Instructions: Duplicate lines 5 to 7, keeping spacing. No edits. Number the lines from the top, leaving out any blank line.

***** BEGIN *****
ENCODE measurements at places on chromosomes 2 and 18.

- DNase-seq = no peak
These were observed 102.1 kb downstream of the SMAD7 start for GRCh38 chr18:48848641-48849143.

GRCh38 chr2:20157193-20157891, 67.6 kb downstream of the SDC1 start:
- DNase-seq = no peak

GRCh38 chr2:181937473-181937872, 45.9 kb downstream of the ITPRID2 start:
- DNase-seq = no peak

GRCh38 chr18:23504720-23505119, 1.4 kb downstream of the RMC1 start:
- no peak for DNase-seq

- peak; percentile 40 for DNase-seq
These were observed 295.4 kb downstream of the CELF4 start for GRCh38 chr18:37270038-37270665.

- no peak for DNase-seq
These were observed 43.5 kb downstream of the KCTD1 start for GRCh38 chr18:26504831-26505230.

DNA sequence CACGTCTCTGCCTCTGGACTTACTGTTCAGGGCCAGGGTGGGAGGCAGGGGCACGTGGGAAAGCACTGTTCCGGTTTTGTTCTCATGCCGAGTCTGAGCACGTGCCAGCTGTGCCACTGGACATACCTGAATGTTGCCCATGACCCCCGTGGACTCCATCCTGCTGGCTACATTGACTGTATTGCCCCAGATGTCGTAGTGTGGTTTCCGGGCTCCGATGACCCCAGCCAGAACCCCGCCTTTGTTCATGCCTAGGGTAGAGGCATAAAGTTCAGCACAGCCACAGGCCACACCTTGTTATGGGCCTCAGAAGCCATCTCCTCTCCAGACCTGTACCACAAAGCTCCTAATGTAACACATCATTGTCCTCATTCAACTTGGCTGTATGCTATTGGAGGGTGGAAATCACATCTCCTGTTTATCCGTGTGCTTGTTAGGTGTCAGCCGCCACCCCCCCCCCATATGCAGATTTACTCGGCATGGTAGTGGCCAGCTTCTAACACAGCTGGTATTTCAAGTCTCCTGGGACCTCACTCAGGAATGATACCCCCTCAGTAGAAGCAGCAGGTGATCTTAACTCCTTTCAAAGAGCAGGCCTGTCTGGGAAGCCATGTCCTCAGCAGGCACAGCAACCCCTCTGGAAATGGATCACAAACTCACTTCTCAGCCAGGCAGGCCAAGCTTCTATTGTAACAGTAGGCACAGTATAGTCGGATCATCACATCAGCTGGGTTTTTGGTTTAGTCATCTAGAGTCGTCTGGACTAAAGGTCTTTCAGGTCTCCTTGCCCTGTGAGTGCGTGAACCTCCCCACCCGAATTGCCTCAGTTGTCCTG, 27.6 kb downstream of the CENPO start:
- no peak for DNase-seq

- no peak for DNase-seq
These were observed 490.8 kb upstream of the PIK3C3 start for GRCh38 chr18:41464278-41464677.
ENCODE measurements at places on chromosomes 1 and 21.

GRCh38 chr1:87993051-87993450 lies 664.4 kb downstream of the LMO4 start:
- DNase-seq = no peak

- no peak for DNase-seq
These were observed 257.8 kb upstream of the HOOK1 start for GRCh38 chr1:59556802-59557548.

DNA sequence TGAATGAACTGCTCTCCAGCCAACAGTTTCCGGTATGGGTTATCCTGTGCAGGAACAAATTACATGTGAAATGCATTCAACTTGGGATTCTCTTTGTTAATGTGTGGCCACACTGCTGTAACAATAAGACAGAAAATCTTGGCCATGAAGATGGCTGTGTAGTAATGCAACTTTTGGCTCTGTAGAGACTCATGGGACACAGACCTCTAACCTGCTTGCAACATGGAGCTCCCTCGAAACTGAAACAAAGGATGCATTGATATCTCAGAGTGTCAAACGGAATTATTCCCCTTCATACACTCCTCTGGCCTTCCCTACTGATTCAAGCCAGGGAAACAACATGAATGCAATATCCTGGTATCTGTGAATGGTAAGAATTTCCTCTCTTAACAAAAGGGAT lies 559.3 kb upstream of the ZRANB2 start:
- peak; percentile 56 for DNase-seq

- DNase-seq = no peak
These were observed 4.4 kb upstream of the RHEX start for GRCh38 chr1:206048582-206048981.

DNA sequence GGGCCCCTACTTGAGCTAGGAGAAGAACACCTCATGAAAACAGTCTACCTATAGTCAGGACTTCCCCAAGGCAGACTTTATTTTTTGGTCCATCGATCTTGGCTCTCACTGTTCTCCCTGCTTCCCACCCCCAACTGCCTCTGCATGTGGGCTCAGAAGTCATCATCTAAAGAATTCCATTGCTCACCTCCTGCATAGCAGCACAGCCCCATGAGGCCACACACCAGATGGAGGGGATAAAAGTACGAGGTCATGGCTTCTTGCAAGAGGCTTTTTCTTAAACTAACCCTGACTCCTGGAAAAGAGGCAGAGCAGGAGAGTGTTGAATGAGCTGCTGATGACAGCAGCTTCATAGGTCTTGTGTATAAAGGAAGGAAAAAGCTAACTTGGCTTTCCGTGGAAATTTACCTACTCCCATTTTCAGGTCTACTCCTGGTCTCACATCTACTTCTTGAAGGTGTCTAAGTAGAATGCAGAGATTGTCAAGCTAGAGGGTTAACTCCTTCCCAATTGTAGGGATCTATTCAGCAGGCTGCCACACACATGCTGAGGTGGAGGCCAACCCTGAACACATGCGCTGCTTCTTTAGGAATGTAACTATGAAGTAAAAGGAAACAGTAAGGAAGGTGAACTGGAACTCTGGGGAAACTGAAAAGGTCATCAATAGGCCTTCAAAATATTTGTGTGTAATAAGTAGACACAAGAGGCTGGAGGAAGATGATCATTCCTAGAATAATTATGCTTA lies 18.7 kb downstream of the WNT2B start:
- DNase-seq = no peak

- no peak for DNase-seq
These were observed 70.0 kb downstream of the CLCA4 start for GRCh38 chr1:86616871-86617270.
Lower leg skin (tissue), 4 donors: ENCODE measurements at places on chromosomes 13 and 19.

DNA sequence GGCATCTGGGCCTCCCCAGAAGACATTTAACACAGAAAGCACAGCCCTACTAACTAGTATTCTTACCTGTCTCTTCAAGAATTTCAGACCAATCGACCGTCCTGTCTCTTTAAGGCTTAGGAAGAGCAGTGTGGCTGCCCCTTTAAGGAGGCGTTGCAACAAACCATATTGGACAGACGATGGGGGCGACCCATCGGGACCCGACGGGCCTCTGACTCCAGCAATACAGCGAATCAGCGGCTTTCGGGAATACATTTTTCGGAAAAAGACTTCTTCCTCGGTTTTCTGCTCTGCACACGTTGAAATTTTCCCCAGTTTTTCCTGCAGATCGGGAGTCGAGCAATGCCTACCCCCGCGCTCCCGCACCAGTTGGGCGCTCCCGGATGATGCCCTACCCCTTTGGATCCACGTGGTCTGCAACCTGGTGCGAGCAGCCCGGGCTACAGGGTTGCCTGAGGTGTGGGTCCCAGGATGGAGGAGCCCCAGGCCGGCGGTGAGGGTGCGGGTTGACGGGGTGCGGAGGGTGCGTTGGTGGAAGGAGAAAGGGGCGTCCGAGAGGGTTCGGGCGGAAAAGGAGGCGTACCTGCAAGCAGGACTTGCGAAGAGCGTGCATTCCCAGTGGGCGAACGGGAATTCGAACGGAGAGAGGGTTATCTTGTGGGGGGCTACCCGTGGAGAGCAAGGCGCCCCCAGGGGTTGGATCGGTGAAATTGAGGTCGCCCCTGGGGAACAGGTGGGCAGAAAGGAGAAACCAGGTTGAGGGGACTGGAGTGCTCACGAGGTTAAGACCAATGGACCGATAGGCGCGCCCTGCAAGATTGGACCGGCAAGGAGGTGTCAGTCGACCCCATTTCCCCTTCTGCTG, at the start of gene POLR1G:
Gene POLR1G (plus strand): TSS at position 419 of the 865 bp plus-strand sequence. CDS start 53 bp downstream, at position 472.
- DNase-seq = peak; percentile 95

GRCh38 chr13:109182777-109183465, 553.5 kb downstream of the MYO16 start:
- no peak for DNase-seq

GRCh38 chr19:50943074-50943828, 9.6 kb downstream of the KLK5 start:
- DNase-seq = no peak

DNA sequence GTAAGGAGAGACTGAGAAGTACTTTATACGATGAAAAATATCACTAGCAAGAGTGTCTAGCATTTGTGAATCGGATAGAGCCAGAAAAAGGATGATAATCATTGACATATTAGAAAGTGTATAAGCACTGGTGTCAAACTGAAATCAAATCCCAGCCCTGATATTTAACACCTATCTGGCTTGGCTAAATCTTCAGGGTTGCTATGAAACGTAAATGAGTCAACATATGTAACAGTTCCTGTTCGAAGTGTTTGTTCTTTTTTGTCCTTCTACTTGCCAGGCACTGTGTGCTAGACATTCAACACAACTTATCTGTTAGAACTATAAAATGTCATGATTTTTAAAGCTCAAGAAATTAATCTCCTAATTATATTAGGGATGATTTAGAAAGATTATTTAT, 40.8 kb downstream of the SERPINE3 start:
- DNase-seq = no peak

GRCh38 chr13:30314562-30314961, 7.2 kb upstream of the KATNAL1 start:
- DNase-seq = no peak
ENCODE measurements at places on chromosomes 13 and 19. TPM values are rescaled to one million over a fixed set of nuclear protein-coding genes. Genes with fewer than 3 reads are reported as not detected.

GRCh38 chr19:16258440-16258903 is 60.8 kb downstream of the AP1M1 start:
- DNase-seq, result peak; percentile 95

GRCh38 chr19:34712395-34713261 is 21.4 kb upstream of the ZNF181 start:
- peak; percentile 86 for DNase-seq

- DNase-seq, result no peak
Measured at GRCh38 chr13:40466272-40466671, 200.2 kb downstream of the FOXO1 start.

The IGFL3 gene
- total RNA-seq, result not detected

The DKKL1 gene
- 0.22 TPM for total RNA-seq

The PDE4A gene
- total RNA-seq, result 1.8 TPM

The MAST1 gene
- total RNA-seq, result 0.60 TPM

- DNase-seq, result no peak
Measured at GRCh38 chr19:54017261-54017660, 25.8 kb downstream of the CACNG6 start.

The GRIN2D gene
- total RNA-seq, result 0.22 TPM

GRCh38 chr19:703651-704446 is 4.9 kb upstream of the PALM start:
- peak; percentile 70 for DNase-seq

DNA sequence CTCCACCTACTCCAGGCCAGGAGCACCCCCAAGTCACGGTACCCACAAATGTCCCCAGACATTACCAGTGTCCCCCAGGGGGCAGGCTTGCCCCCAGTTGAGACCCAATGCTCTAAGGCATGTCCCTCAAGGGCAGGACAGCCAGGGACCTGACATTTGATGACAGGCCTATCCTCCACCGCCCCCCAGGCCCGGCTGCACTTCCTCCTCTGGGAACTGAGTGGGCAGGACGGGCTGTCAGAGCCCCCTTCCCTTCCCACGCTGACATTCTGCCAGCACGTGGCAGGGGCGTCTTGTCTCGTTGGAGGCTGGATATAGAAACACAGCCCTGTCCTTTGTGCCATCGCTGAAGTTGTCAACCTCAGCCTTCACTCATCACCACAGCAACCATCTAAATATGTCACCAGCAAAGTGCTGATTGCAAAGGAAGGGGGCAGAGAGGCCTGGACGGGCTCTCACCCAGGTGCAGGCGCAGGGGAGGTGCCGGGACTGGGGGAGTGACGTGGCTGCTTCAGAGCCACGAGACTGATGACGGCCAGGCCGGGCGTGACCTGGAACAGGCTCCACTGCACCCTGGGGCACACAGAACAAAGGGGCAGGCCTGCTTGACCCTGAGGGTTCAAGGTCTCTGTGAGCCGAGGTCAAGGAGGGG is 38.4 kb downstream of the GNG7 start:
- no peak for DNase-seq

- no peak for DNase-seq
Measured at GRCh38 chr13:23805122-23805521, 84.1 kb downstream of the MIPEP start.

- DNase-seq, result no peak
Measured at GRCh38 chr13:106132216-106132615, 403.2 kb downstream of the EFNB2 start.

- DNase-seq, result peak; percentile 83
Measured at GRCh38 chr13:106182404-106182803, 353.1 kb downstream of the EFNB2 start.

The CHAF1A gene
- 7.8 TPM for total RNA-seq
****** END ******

- DNase-seq = no peak

GRCh38 chr2:181937473-181937872, 45.9 kb downstream of the ITPRID2 start:
- DNase-seq = no peak